I don’t like: It takes a full minute from the time you cancel the block (if you cancel it earlier than your setting) to get your phone back. I mean, ain’t nobody got time for that.

3.  BreakFree

BreakFree doesn’t actually block any apps or websites; it does, however, give you a very clear picture of how often you use your phone and, possibly, how distracting it may be for you.

This clever app gets my stamp of approval because of the adorable character Sato. He is your robe-wearing, spirit guide on the journey to regaining peace and productivity. He will gently let you know when you are disappointing him. Yes, he will hang his cartoon head in shame when you’ve spent too much time on your phone or unlocked the screen too often.

Unfortunately, the chubby guy can get a little annoying at default settings. He didn’t like when I used my GPS to navigate for thirty minutes, but my prompt and safe arrival often depends on that friendly little voice telling me when to turn so he had to take one for the team. Thankfully the app is customizable so you can tell the peace-loving guide to take a chill pill and select up to four apps to exclude from the usage tracking. I can now navigate to my heart’s content without making Sato sad.

I have to admit, because I am a people pleaser, that every time that little guy popped up to tell me I was doing a good job my heart skipped a beat. Also, the app calculates an addiction score based on how long you’ve been on your phone and how many times you’ve unlocked your screen.

My favorite features: Sato the friendly guide gets my vote; the addiction score is motivating and, well, addicting; you can select up to four apps to exclude from all usage tracking (if you’re curious my excluded apps are Maps, Pandora, Calendar, and Starbucks… because coffee).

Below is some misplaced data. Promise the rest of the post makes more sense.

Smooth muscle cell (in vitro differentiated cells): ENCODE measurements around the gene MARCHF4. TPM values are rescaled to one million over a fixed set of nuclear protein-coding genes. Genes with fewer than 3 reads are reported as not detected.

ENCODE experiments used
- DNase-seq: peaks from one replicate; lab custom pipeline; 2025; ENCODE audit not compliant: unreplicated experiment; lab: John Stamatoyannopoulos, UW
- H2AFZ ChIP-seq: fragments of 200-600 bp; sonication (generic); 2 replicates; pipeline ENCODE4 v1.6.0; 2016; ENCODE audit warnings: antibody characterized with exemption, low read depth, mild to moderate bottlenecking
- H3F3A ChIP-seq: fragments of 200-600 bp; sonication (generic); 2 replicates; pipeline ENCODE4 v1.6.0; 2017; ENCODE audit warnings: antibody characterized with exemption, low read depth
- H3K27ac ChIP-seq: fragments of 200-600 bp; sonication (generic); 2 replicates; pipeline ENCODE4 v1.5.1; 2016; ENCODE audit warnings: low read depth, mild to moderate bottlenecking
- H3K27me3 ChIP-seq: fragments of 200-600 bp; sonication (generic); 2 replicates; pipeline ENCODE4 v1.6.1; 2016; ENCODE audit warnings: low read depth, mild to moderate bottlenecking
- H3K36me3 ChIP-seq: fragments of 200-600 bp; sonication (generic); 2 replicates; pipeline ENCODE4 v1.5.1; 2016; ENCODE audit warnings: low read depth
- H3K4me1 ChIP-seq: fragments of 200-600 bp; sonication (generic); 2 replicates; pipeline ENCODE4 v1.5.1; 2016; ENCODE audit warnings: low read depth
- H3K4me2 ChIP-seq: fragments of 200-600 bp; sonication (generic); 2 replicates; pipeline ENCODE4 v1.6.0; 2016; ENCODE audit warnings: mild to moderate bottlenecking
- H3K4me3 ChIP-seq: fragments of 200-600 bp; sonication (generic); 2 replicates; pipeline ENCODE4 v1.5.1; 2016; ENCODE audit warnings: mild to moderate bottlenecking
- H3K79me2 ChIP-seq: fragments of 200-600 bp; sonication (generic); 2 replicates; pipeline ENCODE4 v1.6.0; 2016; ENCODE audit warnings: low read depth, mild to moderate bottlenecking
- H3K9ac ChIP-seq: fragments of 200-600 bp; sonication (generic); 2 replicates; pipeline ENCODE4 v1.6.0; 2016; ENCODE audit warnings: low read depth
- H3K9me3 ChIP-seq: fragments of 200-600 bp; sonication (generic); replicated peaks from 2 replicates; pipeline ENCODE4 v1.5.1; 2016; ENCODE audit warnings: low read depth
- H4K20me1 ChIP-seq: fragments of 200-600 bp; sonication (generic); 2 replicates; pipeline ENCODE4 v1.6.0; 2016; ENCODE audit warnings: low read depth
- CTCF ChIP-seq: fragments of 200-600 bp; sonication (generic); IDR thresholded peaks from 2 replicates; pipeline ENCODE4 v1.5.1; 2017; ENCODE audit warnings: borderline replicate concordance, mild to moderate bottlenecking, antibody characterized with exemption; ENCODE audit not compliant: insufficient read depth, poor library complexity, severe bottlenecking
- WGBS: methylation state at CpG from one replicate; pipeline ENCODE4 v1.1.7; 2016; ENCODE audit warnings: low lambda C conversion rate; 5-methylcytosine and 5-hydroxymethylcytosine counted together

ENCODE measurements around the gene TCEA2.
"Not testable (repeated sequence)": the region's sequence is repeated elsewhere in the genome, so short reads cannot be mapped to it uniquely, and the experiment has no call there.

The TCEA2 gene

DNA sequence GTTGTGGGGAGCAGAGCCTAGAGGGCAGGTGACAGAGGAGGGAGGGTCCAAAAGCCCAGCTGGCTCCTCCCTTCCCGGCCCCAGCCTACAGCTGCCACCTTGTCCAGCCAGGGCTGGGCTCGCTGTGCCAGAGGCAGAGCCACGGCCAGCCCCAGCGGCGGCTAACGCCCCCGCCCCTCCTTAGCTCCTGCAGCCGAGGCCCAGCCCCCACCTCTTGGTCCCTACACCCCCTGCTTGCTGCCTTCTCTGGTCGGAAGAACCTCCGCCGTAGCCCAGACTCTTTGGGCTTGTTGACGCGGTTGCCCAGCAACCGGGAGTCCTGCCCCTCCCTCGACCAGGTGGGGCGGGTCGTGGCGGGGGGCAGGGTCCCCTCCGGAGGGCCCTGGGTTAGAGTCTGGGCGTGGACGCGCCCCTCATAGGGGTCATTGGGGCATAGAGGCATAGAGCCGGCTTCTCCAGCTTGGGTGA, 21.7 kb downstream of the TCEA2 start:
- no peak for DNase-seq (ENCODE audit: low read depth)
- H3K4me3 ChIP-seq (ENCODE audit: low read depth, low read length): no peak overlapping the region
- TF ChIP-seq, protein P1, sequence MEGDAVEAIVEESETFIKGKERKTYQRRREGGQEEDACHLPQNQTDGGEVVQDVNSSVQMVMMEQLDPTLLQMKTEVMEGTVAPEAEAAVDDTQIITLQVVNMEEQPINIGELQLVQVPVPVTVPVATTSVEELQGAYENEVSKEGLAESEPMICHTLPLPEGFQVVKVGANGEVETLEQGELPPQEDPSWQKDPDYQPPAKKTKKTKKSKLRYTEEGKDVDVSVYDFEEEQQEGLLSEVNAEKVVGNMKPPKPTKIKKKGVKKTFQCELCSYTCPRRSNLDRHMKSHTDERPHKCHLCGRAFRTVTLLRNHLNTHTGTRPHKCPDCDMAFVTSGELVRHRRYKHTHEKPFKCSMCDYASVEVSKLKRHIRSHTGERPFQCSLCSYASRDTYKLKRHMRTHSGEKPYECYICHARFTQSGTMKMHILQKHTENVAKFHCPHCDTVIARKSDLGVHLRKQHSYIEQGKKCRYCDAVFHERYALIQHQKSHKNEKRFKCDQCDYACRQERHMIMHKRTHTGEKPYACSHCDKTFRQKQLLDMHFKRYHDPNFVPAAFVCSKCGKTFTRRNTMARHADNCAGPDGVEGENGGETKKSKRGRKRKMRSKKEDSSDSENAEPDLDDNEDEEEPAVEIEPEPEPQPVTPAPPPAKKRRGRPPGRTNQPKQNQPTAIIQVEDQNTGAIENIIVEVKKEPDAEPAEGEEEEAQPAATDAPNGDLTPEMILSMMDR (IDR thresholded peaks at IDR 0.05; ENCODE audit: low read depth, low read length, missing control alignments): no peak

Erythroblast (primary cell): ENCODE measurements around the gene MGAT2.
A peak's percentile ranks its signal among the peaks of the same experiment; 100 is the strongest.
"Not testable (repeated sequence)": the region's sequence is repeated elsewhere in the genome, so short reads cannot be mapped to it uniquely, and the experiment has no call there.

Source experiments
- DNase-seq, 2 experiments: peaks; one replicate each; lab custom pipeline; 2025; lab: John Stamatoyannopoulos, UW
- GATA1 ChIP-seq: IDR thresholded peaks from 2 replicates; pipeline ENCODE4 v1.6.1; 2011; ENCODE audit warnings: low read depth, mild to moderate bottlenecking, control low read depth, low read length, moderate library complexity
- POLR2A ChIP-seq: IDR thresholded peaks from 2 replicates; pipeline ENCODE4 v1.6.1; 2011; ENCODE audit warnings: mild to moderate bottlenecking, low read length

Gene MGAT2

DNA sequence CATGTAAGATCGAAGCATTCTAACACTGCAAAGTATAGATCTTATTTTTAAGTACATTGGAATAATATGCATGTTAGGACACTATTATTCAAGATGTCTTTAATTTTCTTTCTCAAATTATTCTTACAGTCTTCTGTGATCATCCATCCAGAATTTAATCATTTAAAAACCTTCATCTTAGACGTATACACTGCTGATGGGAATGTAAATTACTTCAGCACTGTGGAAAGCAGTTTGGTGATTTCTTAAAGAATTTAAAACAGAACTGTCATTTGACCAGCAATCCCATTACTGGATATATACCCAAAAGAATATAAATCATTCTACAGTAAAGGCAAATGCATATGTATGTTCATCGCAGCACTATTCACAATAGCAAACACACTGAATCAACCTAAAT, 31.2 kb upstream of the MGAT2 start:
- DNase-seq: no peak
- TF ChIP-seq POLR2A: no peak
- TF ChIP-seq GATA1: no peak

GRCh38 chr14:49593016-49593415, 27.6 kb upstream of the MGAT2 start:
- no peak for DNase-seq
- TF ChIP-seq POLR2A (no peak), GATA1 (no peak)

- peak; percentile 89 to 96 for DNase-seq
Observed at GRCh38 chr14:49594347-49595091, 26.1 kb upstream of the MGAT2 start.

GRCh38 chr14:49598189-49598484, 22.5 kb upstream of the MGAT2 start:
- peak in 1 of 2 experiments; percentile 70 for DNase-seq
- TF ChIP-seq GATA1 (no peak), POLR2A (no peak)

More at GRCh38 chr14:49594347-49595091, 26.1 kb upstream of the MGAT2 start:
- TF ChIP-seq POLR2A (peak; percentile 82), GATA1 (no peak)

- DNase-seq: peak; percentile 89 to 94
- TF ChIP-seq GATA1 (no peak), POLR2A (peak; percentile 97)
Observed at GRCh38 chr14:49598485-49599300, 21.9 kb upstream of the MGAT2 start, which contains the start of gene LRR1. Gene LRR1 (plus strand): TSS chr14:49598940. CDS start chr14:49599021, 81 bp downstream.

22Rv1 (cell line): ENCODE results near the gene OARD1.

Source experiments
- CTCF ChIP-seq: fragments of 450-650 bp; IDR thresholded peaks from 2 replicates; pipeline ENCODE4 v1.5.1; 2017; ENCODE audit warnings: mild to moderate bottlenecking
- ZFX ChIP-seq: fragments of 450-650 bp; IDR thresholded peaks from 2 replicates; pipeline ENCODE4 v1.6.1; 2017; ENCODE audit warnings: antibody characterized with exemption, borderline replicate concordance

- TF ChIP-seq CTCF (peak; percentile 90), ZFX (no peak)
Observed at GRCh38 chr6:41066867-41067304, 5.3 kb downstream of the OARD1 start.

I don’t like: While the app is free, a lot of features are available only when you purchase the upgrade; it’s exclusively for mobile devices, no computer option.

4.  RescueTime

While not the most aesthetically pleasing app I tested, RescueTime is on my list because of all the features available. It runs behind the scenes on your computer and/or mobile device giving you detailed analysis of how you use your time. There are also scheduling and blocking tools that allow you to block distracting websites for specified periods of time. It can be a little bit more work setting up all the information and entering your schedule, if desired, but the results are very effective.

For example, afternoon social binges can be curbed by blocking social sites from 1pm to 4pm And, who knows, you may find that all that work you get done in the afternoon makes you forget about the dancing baby videos you’ve probably missed out on. You’ll live.

My favorite features: the scheduler is a game changer if you have the time to set it up; you can choose to not block any websites or apps and just use it to gauge your consumption and where productive hours may be slipping away.

I don’t like: It’s just not the prettiest thing to look at; the data analysis feature on the mobile app is a bit clunkier than the other apps tested.

5.  Facebook, Twitter, Instagram, etc.

That’s right. My fifth and final recommendation for helping curb the social media binge is actually the social media sites themselves. It’s so simple. Really, you’re going to kick yourself for not thinking of it. Here it is…prepare to be amazed:

Turn off notifications. Seriously. Turn them off. If you find yourself swiping or clicking every time your phone buzzes or your computer chimes, you’re productivity level could be in serious trouble. Perhaps the simplest thing to do is to turn off your notifications.

For your mobile devices, you can do this in your settings. Or, you can go full commando and turn off notifications on the social media sites themselves. You won’t get detailed tracking of how you use your time while on your device and there won’t be a cute cartoon character to cheer you on, but this may be the best place to start and it certainly can’t hurt.

What about you? Have you been a victim of social media addiction? What tools, if any, do you use to take a break and boost productivity?